Category Archives: Mains

Main course recipes

On the eighth day of a gluten free Christmas …pigs in blankets

One Christmas trimming that is often forgotten about for coeliacs is pigs in blankets. I know you can just buy gluten free chipolata sausages and wrap smoked bacon around them, however, the purpose of this ‘12 days of a gluten free Christmas‘ series of blogs is to make it very easy for caterers to source and purchase gluten free alternatives.

Like many of the Christmas foods we have tried for this, I have never been offered gluten free pigs in blankets when eating out. My dining companions get the whole shebang – stuffing, pigs in blankets, gravy and I end up with just the meat and vegetables. There is plenty of time to source some of these trimmings and shove them in the freezer for your coeliac diners. I cannot over emphasise what a difference it would make to mine (and my fellow coeliacs) enjoyment of a Christmas meal out.

As it happens, we had quite a tough time finding pigs in blankets. In fact at the time of taste testing, only three retailers sold them. Hopefully, as we creep closer to the main day there may be more stockists.

As always, all of the products are reviewed independently and the commentary is our own.

Click the video below to see the results of our taste testing.

On the seventh day of a gluten free Christmas …brown bread for starters

For the seventh day of a gluten free Christmas we decided to try a selection of gluten free brown bread, so that it can be served to complement a starter or used for sandwiches.

In the past, gluten free bread has left a lot to be desired. In fact when I was first diagnosed as a coeliac, over twenty years ago, you could only get it from specialist health food shops and on prescription, prior to that it used to be sold in a tin! However, since then, there has been nothing short of a revolution. We started making and selling fresh, gluten free bread over 10 years ago when we ran our gluten free bakery, but the national availability of ‘fresh’ gluten free bread from retailers, has only really been in place for the past two/three years approximately.

This has made it so much easier for caterers (and friends and family) to ‘buy in’ gluten free options for the coeliac guest. What is important to remember though, is just buying in gluten free options is not enough. Managing them is another matter all together. Coeliacs react to the smallest amount of gluten – in order to label a food item gluten free, by law in the EU it must contain less than or equal to 20 parts per million gluten. To put that into perspective it’s equivalent to one teaspoon per 500 litres of liquid. Or to put it another way:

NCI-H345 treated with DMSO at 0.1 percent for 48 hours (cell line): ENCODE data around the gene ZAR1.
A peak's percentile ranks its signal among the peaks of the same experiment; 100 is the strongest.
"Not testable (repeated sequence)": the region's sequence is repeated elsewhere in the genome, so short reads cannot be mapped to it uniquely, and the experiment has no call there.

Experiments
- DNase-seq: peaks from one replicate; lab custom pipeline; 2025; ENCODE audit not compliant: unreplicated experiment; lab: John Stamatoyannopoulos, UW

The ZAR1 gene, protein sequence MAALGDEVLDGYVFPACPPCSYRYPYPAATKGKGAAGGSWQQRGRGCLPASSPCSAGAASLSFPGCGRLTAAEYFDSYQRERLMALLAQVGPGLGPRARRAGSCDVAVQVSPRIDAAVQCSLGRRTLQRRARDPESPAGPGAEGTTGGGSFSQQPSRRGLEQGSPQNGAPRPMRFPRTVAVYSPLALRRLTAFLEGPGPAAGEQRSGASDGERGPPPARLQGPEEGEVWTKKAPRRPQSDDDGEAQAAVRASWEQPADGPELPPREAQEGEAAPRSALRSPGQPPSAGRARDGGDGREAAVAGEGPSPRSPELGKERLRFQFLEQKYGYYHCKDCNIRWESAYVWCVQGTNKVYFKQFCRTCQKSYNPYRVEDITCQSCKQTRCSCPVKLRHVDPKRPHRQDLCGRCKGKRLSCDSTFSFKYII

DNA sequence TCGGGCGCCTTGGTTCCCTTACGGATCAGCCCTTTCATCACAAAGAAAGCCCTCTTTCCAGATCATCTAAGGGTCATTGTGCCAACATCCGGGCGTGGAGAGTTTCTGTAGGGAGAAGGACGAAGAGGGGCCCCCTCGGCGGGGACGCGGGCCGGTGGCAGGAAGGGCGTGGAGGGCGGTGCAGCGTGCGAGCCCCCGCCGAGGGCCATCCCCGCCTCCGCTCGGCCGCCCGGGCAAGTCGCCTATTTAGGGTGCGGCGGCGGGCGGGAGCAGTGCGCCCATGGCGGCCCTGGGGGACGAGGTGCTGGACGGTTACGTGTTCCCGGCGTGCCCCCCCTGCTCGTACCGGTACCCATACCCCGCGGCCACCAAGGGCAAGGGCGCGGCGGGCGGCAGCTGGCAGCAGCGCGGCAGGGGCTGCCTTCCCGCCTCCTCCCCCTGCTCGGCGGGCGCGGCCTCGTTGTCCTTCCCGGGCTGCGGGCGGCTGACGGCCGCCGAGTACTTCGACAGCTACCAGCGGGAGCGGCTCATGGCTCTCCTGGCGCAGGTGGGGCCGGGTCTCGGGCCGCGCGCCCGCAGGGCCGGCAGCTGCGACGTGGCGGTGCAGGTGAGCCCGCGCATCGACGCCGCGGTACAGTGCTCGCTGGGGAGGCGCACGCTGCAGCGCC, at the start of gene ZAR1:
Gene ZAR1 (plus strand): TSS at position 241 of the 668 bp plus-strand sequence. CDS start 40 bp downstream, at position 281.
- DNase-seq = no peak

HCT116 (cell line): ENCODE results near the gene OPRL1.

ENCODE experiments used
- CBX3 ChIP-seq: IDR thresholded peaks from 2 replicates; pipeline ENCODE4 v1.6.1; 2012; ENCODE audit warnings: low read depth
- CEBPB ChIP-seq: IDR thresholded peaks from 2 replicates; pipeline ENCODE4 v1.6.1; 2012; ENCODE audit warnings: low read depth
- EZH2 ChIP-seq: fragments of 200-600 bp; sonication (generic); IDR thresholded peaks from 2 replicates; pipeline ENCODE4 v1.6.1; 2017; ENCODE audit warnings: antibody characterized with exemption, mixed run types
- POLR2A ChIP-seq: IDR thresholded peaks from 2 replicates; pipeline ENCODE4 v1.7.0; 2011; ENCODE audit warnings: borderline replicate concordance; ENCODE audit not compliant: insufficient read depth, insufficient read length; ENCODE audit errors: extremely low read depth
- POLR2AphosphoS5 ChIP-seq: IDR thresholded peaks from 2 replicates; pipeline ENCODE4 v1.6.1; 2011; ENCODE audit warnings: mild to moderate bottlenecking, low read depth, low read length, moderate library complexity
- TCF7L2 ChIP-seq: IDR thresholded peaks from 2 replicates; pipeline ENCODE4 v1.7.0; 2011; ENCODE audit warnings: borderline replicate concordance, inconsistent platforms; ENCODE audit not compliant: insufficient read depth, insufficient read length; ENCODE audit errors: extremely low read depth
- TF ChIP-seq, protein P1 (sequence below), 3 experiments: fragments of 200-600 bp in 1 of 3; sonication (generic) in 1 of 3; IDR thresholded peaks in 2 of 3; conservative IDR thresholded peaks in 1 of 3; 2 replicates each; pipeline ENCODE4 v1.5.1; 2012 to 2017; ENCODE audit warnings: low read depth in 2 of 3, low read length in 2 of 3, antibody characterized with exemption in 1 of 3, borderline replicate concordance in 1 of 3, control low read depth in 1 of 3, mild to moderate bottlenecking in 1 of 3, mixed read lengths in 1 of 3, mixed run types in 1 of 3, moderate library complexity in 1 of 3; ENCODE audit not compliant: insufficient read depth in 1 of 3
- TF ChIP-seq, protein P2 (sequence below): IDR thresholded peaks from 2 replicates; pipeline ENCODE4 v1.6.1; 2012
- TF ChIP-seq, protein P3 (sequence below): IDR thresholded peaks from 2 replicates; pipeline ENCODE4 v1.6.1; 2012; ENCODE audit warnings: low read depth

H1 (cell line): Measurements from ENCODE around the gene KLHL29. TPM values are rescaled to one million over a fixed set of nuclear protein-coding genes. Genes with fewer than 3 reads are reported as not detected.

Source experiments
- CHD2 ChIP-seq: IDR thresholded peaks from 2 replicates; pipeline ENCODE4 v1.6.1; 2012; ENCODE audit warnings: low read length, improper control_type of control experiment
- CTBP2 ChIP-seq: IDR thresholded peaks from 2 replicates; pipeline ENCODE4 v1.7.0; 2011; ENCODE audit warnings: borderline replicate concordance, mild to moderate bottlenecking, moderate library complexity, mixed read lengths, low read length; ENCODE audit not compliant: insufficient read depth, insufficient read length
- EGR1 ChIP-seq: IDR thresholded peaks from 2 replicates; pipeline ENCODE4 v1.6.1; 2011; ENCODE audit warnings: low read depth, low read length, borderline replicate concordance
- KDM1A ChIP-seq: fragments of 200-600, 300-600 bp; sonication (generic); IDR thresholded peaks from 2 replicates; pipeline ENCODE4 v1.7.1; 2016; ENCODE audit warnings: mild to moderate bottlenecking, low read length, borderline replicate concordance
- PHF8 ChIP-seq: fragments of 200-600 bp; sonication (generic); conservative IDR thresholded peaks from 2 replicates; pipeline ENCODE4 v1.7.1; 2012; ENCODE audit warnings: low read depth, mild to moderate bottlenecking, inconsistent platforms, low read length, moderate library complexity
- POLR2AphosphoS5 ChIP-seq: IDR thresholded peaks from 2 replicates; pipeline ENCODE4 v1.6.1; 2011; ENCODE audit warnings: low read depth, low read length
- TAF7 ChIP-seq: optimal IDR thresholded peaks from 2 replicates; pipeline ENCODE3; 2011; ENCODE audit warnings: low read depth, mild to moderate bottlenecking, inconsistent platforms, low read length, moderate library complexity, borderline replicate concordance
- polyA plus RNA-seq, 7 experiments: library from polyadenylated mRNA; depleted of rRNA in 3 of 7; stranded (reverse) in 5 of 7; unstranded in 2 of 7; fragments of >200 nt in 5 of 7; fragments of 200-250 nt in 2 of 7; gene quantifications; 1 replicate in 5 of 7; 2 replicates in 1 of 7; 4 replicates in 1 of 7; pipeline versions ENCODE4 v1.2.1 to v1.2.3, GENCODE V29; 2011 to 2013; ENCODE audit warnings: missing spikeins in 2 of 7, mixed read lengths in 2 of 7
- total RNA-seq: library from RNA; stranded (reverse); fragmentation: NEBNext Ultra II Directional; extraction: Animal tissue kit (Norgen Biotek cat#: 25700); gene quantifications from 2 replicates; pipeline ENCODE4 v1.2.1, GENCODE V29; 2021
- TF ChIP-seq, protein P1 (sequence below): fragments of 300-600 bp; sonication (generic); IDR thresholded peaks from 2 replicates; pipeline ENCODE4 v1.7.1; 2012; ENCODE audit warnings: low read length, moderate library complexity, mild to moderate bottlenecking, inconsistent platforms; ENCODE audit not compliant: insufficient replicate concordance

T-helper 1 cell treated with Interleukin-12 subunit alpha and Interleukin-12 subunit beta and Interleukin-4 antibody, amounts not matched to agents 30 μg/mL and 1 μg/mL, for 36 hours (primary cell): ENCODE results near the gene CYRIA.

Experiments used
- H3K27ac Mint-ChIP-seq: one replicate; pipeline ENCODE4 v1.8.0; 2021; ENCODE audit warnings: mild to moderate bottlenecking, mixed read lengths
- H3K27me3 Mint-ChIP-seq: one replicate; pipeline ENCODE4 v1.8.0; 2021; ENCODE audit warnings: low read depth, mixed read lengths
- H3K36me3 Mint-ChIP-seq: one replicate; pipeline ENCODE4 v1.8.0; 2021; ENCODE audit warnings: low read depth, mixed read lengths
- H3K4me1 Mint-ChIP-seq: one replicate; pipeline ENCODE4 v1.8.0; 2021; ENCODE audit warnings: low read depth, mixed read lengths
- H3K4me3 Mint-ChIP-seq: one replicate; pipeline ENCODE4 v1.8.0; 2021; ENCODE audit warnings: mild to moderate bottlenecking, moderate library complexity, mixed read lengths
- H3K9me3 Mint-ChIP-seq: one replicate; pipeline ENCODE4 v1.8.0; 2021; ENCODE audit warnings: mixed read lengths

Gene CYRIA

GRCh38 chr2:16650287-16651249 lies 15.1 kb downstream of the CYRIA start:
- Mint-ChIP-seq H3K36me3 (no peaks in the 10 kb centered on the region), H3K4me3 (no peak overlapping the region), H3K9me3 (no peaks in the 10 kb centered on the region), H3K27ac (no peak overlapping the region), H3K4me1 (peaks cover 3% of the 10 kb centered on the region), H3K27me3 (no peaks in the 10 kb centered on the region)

An average slice of bread weighs 50g.
The average slice of whole wheat bread contains 4.8g of gluten.
A coeliac will react to less than 20 parts per million of 4.8g
So, as a proportion, 20 millionths of 4.8g equals 0.000096g.
Therefore, a coeliac can only safely consume 0.0048g of bread a day (50g multiplied by 0.000096)
…a minuscule amount, so as you can see – even a few crumbs on a butter knife will make the coeliac guest ill.

Different food stuffs contain different levels of gluten, so for example pasta contains more gluten than bread and thus the amount safely allowable to consume is less. Moreover, all the food ingested during the day is cumulative, so a minor amount of gluten at lunch, plus a bit at dinner can make a coeliac very ill by the end of the day.

So, if you are providing a gluten free option, please ensure that clean utensils and boards are used, and that all steps are taken to reduce any potential risks.

As always, all of the products are reviewed independently and the commentary is our own.

Click the video below to see the results of our taste testing.

On the sixth day of a gluten free Christmas …stuffing

Whilst I was writing up day six of a gluten free Christmas I had a thought. I have never been offered gluten free stuffing to complement a roast dinner when eating out. I have been to many Christmas dinners for work events, eaten many roast lunches out and yet never ever had stuffing with my meal. Gluten free stuffing has been available for many years, both the just-add-water and the fresh, just-heat-and-serve variety. I wonder whether the majority of caterers don’t realise that there are many varieties of gluten free stuffings available now, hence why I added stuffing to my taste testing. Moreover, at this time of year, what’s Christmas without turkey and what’s turkey without stuffing?

The other side of the coin is, that making a gluten free stuffing is very easy and is such a good use of stale bread. By its very nature, gluten free bread tends to crumble when it is past its best and so mixing it with a bit of sage and sautéed onions to make a stuffing is a very good use of old bread and saves on waste. It can then be portioned up, frozen and used accordingly. It’s just another way of making a coeliac feel really special, because at the end of the day eating out is a real big thing for us.

I guess the fact that gluten free gravy is now generally available in establishments is a start, but can we have stuffing too please – especially at Christmas?

As always, all of the products are reviewed independently and the commentary is our own.

Click the video below to see the results of our taste testing.